We will get somewhere when all people accept that they can, not necessarily in our lifetimes. We will get somewhere when all accept that the world is old, the cosmos much older, etc.. We will get somewhere when people stop clinging to false beliefs because these people are so important to their dear little selves that they cannot bear the thought of their own mortality, and because they cannot face the truth about how their own lives have failed, and make the most of what they have left. When they stop being the victims of a conspiracy that tells them that a life unlived is a great life in the eyes of a supernatural being and those who are having a whale of a time in their lives will regret it when they are dead.

    I don’t expect it to happen in out lifetimes. But human intelligence will leave these non-debates behind or perish.

    I’m predicting perish, meself. Not that I wish it on anybody.

  8. Stewart Cowan says:

    How’s it going, Jim? It’s been a few days.

    Tell me this: when did you realise that climate change was largely a scam? That mass immigration was a deliberate measure to destabilise society?

    Do you believe that the CE is right to want Creationism banned from science classrooms? Even when there is as much science to support this worldview as there is to support the TofE?

    Oh, you didn’t realise? That’s because we were deprived of a proper education.

  9. Jim Baxter says:

    You’re the victim of a conspiracy Stewart. I’d have more time for your views if you had nothing to gain from them. But you fear that you have much to lose. I would not deny for a second that ‘science’ goes through phases of denying access to print to those who disagree with ‘current mainstream thought’. The examples where the establishment have done this and have been proved wrong are legion. Legion I tells ya!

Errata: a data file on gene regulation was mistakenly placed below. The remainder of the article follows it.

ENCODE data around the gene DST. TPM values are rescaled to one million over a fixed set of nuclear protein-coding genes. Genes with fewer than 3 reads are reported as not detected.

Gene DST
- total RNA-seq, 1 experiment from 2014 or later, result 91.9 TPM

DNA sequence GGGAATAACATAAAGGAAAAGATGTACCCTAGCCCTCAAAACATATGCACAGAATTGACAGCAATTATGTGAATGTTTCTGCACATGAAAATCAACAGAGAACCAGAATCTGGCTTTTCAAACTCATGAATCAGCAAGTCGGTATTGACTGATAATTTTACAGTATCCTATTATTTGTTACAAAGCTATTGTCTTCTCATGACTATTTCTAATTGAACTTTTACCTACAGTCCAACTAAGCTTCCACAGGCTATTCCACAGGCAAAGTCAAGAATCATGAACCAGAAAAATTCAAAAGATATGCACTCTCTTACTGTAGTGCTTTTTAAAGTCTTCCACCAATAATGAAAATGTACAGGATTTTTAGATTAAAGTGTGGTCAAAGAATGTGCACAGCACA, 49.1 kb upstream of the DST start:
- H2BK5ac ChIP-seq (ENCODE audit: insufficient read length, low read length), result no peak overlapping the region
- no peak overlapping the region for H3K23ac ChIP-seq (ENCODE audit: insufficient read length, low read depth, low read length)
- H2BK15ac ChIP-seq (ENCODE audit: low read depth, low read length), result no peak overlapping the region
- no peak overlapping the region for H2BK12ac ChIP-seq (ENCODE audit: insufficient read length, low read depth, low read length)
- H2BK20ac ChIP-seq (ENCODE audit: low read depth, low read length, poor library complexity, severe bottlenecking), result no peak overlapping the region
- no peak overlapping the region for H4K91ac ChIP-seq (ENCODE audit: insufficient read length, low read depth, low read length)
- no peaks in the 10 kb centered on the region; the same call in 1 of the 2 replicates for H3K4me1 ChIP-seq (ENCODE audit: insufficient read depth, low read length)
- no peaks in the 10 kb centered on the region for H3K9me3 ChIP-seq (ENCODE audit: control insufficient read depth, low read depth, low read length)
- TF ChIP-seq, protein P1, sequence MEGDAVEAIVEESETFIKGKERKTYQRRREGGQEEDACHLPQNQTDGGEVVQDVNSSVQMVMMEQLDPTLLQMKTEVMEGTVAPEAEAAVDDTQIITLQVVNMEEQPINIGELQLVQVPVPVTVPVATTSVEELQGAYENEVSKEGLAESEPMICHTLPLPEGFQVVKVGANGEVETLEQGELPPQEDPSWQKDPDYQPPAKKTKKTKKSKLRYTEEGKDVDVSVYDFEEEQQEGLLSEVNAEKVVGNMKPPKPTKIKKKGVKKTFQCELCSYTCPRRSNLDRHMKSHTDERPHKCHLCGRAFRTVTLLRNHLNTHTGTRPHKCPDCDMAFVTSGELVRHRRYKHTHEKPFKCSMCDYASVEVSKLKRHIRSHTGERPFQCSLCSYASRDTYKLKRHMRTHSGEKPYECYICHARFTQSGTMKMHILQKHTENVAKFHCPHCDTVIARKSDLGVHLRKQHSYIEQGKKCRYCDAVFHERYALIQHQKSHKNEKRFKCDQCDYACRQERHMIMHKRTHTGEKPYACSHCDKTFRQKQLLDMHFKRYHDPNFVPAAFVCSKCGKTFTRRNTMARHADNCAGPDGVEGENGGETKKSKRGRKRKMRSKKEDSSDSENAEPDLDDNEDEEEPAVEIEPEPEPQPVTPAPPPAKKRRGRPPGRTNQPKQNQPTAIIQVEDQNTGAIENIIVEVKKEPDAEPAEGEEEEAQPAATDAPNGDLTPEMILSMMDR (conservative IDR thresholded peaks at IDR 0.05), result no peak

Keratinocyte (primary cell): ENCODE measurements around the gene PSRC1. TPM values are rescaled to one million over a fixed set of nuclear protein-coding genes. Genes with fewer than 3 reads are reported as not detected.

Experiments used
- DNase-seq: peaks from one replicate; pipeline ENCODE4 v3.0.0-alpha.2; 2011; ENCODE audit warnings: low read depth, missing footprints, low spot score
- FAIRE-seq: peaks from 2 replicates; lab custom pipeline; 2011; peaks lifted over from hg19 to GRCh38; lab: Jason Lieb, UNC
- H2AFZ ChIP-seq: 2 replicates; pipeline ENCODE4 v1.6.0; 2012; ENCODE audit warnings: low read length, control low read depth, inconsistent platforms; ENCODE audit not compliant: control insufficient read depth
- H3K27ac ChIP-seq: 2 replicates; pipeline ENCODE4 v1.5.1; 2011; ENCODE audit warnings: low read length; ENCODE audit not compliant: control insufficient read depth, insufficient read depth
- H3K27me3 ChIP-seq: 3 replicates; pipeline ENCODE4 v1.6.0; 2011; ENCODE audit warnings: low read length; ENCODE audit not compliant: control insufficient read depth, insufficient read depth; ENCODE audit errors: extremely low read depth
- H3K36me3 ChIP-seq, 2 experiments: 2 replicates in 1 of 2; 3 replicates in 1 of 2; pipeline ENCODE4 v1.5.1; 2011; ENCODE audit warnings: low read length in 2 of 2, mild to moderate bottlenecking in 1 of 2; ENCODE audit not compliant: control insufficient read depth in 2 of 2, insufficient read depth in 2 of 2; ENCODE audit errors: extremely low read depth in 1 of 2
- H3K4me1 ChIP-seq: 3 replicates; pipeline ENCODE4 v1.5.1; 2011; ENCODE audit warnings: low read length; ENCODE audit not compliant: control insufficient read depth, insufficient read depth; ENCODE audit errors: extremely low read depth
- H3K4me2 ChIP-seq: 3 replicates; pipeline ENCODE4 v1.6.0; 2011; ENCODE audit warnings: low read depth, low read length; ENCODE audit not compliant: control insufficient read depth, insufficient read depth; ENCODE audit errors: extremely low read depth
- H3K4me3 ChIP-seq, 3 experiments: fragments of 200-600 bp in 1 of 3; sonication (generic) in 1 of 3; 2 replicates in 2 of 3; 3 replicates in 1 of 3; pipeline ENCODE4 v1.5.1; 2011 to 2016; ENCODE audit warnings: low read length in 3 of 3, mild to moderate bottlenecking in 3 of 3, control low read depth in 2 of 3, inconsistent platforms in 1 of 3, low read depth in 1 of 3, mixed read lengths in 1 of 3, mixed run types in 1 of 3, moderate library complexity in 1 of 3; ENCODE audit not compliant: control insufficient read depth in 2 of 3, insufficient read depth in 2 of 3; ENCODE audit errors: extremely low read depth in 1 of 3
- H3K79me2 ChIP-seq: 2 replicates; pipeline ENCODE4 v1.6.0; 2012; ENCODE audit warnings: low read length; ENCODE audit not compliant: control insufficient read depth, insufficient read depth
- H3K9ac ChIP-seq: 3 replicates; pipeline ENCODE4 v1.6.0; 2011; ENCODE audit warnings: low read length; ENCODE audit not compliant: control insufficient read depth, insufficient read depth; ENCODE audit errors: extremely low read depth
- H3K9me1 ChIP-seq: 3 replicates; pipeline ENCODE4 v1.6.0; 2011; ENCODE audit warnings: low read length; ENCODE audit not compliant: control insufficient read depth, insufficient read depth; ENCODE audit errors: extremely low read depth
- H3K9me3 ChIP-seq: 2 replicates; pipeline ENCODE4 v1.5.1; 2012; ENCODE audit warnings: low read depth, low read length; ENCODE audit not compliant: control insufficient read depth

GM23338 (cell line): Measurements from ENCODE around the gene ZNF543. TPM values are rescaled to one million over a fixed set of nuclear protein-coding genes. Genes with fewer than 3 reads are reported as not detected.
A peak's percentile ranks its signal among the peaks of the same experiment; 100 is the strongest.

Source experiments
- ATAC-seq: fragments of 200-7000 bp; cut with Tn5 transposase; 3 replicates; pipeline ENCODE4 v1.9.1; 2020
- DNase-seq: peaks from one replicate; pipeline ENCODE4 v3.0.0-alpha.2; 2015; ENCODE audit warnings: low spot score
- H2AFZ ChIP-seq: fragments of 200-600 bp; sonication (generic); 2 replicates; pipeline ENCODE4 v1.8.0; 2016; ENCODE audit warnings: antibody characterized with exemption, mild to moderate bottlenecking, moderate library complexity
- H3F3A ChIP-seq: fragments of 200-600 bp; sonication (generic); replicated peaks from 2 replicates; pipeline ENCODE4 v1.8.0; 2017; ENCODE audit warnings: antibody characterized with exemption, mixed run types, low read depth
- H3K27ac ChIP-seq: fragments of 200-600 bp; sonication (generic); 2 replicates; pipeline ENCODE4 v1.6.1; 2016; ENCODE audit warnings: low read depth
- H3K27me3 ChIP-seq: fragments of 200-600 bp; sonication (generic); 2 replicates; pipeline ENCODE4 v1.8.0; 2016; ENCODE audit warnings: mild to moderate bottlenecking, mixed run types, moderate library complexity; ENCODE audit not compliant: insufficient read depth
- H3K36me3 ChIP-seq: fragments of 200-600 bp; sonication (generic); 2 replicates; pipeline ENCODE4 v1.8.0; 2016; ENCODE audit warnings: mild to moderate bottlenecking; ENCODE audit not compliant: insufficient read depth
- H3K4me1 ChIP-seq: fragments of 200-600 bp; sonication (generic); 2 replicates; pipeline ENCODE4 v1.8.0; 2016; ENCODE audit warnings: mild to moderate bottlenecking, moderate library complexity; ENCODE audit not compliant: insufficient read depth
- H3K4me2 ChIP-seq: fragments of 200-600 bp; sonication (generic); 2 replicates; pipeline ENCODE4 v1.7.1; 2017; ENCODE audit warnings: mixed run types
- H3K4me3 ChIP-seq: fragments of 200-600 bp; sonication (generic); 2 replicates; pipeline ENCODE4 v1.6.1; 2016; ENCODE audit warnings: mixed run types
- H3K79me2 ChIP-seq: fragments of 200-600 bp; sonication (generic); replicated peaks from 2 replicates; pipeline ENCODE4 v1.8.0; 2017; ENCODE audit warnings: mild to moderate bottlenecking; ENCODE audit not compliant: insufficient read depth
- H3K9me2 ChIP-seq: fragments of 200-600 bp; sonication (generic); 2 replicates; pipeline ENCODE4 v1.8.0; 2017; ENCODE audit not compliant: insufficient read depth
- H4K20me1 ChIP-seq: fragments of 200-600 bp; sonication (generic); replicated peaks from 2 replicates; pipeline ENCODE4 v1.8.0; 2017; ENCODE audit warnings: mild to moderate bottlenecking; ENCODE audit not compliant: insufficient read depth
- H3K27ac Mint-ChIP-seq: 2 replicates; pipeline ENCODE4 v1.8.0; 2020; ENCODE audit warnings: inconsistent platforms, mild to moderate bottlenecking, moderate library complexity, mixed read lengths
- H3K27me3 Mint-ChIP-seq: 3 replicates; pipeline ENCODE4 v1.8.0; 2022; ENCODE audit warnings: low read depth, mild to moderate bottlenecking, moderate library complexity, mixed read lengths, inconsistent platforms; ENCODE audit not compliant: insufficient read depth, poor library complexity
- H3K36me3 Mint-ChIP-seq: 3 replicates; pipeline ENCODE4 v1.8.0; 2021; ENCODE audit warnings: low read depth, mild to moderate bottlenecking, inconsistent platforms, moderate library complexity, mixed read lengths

I have NO faith in these people. I question their every conclusion.

    But that’s the key diference between science and religion, as I’ve been saying for a while. You question nothing except that which goes against the Book.

  10. Stewart Cowan says:

    Jim,

    Everybody loses, not just me. How can people not lose when what they are allowed to learn is restricted?

    Why don’t you question the assumptions of the evolutionists? Because assumptions is what their theory is entirely founded on.

    I disagree with your final sentence. Yes, I happen to believe that the Genesis account is historically accurate. It just so happens that the actual evidence can support this just as much, if not more, than it supports the TofE.

    But if folk aren’t given the opportunity to find this out for themselves, mocking will be their default position, but it is mockery out of ignorance.

  11. Stewart,

    If Creationism was taught as a science (it shouldn’t be, it isn’t, but let’s pretend for the sake of the punchline) based upon the evidence for it relative to the evidence for evolution then the teacher would start the first lesson of the first year with “Some people believe life was created by some supreme being. Now I shall teach you science.” and never mention the subject again.